There is, of course, a lot of discussion about various D&D 5th edition revelations. I’m not going to address this directly, first of all because it’s not yet relevant to me, and second because I’ve only been getting third-hand information. Maybe some other day? But something popped up in one of the endless battles – excuse me, I mean “forum discussions” – that I thought about commenting on.
Does a starter set (or beginner set, or basic set, whatever you want to call it) need character generation rules? Is the act of making your own, unique character core to the game?
I, a confirmed old-school player, am going to take the somewhat controversial stance of saying: Character generation rules are completely superfluous to role-playing and can be dropped without ill effect.
Consider the exteme case: a D&D boxed set with no character generation rules and no pregens, not even any ability scores. Everyone is a fighter with a 10 in every stat. All you do is pick a name and pick or uy equipment, then roll a d6 for your hit points. Heck, let’s limit the boxed set to a couple equipment packages for different backgrounds: knight, viking, archer/hunter, assassin. Eventually, someone is going to say, “Can I have a crossbow instead of a longbow? Can I be a dwarf with an axe?” or something similar. The DM can wing it or download a free resource on handling variants; either way, it’s not that hard, and the absence of actual chargen rules in the starter box is not going to stop players, even complete newbies who have never heard of role-playing before, from eventually asking for something different. The only thing that might stop them is a rule in the booklet that says “do not add new character types.”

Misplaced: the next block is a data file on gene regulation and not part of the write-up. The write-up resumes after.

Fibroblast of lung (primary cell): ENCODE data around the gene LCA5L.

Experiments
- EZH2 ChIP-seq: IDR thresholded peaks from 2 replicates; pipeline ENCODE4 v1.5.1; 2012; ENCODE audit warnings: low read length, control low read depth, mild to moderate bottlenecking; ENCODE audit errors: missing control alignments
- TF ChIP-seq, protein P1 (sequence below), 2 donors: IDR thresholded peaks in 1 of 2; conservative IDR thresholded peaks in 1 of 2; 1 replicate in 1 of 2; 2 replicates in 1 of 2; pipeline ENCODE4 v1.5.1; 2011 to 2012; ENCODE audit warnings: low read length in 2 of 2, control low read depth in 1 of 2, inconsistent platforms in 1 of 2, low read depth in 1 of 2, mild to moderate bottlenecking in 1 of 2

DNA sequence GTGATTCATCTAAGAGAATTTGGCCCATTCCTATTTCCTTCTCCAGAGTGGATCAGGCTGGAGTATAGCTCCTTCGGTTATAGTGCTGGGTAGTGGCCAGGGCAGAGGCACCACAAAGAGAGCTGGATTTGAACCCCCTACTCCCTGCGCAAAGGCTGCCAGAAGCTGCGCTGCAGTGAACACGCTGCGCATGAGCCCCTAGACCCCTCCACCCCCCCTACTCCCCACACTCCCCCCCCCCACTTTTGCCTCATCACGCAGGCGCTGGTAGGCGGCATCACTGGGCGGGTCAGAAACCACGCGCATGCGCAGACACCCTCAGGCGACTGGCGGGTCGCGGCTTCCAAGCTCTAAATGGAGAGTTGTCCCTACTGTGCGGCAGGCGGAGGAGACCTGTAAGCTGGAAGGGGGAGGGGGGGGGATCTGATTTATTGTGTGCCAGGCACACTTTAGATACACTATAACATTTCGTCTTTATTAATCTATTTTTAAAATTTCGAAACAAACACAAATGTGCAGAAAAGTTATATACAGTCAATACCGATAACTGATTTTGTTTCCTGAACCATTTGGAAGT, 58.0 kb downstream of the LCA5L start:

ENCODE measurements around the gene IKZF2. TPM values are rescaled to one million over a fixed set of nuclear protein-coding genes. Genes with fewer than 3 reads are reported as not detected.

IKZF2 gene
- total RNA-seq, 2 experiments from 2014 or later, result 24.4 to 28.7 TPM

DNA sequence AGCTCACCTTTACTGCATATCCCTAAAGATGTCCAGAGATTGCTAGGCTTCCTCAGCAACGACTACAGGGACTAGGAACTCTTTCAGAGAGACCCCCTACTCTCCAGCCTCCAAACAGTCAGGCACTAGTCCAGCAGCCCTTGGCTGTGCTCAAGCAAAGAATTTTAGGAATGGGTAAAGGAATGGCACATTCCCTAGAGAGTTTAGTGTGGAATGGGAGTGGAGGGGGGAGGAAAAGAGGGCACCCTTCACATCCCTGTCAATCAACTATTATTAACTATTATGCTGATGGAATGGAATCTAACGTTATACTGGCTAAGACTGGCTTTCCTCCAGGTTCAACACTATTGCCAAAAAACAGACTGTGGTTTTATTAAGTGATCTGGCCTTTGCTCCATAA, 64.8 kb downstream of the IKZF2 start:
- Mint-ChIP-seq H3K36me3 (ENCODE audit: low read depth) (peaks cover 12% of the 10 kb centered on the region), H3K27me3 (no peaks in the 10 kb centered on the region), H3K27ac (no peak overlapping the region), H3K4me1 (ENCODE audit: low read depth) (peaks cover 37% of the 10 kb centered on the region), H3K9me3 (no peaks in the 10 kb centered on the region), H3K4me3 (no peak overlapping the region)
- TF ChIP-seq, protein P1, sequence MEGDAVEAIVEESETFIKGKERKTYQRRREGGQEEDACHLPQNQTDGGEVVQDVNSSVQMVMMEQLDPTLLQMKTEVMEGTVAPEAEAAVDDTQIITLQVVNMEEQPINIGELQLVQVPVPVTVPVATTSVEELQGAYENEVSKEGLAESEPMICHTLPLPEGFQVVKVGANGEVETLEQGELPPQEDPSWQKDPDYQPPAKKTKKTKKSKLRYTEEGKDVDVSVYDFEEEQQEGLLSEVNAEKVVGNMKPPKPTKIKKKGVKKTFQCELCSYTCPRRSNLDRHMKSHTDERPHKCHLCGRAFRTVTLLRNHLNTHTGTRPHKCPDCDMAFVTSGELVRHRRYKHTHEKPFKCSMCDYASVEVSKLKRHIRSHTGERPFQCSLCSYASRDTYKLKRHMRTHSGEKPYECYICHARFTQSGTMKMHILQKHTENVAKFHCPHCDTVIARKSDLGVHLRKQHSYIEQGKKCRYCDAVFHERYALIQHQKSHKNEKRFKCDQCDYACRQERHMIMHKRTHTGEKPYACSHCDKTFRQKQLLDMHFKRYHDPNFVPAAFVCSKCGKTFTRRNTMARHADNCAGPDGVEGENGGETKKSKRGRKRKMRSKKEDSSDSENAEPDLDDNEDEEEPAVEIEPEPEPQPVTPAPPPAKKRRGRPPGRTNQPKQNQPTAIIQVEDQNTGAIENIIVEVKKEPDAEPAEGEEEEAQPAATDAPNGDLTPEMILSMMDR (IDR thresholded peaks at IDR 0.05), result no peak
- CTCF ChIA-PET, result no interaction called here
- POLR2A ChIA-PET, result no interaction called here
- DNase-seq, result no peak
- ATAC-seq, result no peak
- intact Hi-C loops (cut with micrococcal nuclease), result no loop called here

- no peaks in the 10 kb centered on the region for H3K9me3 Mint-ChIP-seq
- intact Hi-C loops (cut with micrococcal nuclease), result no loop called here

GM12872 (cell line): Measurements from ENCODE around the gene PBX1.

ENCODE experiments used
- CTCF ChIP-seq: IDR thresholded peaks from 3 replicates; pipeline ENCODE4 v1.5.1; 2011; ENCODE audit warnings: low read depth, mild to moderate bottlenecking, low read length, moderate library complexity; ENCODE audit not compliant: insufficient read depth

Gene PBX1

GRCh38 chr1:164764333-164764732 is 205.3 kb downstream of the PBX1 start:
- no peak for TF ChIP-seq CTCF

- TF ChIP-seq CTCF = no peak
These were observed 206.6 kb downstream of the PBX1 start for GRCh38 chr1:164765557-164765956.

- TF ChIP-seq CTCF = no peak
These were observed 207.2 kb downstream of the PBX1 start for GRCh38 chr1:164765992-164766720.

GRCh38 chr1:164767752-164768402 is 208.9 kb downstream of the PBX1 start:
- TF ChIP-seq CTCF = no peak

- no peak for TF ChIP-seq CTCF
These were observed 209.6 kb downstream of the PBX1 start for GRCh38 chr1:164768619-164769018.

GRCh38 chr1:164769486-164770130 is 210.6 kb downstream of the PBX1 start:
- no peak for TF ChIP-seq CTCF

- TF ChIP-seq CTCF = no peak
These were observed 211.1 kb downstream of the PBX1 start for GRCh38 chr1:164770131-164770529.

And as you play, even with only one character type differentiated only by equipment, players will act differently. Some will be gung-ho, some will be cautious. Some will be trying to figure out how to use magical effects encountered. And even if they don’t, so what? If everyone plays their character like “me, but as a fantasy warrior” without imagining a different backstory or goals, it’s still role-playing… because the essence of an RPG is not speaking in character or mechanical differentiation of characters from each other, it’s figuring out what to do in the fantasy world through the medium of your character, using what your character is carrying or could conceivably accomplish.
Playing a personality and speaking in character is icing, not the cake itself.